Checking in on the newspaper reporters who broke the shocking story and where they are now

By Kara Warner Mia McNiece
January 26, 2016 08:50 PM
Amy Sussman/Invision for Greater Fort Lauderdale Convention and Visitors Bureau/AP

When the Boston Globe broke the story of the Catholic Church’s sex abuse scandal in 2002, it rocked the world. Now 14 years later, the film adaptation of the Globe’s Pulitzer Prize-winning investigation is the subject of the Oscar-nominated star-studded drama, Spotlight.

With many of its subjects still very much a part of investigative journalism, here’s a look at the real-life players behind the award-winning story and where they are now.

Mike Rezendes (Played by Mark Ruffalo)
Today the Pulitzer Prize-winning investigative reporter is a senior member of The Boston Globe Spotlight Team. Recently, he’s been traveling alongside Mark Ruffalo to help promote the film and told PEOPLE in November he hopes the film highlights the need for investigative journalism. “This was a gigantic betrayal that took place,” Rezendes says of Catholic Church s sex abuse scandal. “You have the most moral institution knowingly allowing priests to systematically rape children and destroy their lives. This was an awful thing that needed to be revealed and corrected. Fortunately, my colleagues and I were able to make that happen.”

Matt Carroll (Played by Brian d’Arcy James)
Carroll was a reporter for the The Boston Globe from 1987 to 2014. He left the paper last year and now works for the MIT Media Lab. On seeing himself portrayed by James in the film he has joked, “I just wanted someone who was better looking than me, which frankly is not all that difficult. He looks great. I keep telling people he does me better than I do me.”

Marty Baron (Played by Liev Schreiber)
Baron was the editor of The Boston Globe from 2001 to 2012 and is now the editor of The Washington Post. He’s also worked for the The New York Times and The Los Angeles Times and is known for never backing down from a difficult story. “I firmly believe in the work we do,” Baron recently told Esquire. “When there’s a good story in front of you, no matter what the barriers are, no matter what the pressures are, we have an obligation to pursue it.”

Walter Robinson (Played by Michael Keaton)
Robinson, who joined the Globe staff in 1972, and in addition to covering presidential campaigns and the war in the Persian Gulf, served as editor of the Spotlight section for seven years. Robinson remains on staff as the paper’s Editor at Large. Robinson told PEOPLE he couldn’t believe Michael Keaton was going to play him in the film and was pleasantly surprised by his performance. “When I was Metro editor of the Globe, [Keaton] played Metro editor in The Paper and I just loved that movie. By the time I met him he had already spent a lot of time watching old video tapes and TV appearances I had made, and NPR appearances, so he had my voice down. He studied me intently, and he got my mannerisms so it’s eerie to see that on screen.”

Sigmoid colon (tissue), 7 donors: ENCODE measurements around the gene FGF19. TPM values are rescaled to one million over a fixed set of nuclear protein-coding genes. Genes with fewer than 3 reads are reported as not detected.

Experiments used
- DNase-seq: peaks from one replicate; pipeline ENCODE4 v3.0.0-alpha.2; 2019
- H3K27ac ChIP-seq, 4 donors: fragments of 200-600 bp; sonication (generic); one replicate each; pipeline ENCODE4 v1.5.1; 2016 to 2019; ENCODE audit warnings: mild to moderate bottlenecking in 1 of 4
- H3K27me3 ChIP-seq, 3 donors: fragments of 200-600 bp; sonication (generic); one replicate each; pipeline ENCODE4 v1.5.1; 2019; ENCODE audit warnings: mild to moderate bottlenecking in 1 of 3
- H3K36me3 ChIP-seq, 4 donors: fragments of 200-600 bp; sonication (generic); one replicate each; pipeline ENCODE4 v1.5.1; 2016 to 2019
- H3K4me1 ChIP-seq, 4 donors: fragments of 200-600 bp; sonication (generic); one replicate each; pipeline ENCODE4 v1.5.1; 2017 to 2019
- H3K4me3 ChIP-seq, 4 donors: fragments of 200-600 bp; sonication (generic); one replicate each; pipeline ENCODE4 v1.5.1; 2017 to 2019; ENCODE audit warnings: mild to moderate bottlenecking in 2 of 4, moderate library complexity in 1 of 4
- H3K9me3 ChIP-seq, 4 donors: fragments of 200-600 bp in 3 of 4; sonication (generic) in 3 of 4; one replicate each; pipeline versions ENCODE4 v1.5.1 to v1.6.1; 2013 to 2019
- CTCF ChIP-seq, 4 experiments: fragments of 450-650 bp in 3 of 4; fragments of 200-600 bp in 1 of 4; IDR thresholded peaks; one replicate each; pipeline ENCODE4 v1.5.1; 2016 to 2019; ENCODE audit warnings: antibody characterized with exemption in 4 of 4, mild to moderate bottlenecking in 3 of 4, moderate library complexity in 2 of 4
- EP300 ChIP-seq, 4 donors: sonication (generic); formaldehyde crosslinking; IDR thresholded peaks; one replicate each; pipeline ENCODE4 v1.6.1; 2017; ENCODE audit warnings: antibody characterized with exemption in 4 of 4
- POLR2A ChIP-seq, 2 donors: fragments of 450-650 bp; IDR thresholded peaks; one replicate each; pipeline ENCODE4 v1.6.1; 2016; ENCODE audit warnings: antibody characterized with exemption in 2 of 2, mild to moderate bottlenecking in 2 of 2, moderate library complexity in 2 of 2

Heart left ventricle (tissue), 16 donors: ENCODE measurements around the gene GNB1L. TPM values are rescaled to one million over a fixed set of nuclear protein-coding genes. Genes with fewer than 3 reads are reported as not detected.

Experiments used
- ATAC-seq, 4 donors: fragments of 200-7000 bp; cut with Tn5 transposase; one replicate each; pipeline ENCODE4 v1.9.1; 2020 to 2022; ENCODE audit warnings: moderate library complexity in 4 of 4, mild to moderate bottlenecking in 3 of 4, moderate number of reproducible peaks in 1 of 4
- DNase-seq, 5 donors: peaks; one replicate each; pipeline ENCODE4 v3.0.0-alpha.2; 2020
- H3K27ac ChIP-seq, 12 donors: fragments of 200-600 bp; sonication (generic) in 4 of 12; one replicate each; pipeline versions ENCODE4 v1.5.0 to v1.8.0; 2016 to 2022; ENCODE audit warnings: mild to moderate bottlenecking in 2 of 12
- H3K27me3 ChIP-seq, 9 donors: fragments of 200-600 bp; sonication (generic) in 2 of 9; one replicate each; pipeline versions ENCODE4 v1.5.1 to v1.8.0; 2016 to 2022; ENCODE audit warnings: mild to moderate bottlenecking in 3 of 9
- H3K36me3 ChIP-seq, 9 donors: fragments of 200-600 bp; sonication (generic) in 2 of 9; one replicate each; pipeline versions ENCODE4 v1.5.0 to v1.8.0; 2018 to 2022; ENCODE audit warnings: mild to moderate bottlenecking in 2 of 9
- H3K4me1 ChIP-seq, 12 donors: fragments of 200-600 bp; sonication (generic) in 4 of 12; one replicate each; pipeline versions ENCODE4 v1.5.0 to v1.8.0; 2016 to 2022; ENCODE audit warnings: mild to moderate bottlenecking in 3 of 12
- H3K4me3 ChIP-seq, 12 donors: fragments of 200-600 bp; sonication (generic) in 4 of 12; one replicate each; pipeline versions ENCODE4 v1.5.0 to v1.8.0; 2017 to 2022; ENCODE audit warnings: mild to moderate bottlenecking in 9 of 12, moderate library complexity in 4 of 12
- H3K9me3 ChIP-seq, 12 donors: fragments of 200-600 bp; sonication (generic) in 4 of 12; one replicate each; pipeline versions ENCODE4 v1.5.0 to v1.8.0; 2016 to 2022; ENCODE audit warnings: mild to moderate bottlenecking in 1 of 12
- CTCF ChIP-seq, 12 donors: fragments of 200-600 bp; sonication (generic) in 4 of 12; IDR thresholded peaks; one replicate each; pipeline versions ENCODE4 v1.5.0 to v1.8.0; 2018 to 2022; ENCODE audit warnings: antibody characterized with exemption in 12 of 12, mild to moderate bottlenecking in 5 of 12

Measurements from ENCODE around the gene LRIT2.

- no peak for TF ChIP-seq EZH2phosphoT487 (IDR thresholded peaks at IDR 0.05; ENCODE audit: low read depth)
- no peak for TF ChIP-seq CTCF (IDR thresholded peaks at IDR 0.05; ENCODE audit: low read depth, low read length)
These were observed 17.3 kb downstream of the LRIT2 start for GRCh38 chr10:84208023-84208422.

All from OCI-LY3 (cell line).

Sacha Pfeiffer (Played by Rachel McAdams)
Pfeiffer spent five years working on the Globe‘s Spotlight team and is currently a columnist and reporter covering nonprofits, philanthropy and wealth. Pfeiffer said she hopes the film reminds audiences how important newspapers still are to the news business. “We love the newspaper business very dearly and it’s in very bad shape right now,” she said. “This is, we hope, showing people how important that business is. We hope people will support it as a result meaning, get subscriptions to your newspaper, digital or home delivery, because that’s the revenue that supports what we do.”

Ben Bradlee Jr. (Played by John Slattery)
Bradlee worked at the Globe for 25 years and left in 2004 to begin the ten years of research that led to his Ted Williams biography The Kid: The Immortal Life of Ted Williams. Investigative journalism runs in Bradlee’s family – his father was executive editor of The Washington Post and oversaw the publication and uncovering of the Watergate scandal. Of his contribution to the award-winning story that inspired the film, Bradlee said they never expected their work to have the impact that it did and might still have. “I like to say that you can think you have a great story but you never know exactly how it’s going to land, what the impact will be and this story took off,” said Bradlee. “It took off like a rocket ship and ultimately it was because the power of the documents, the extent of the cover-up that made the story. This has now a chance to bring a second wave of change which we are really hopeful for, both hoping the survivors have the strength to come forward more of them and to give journalism a shot here.”

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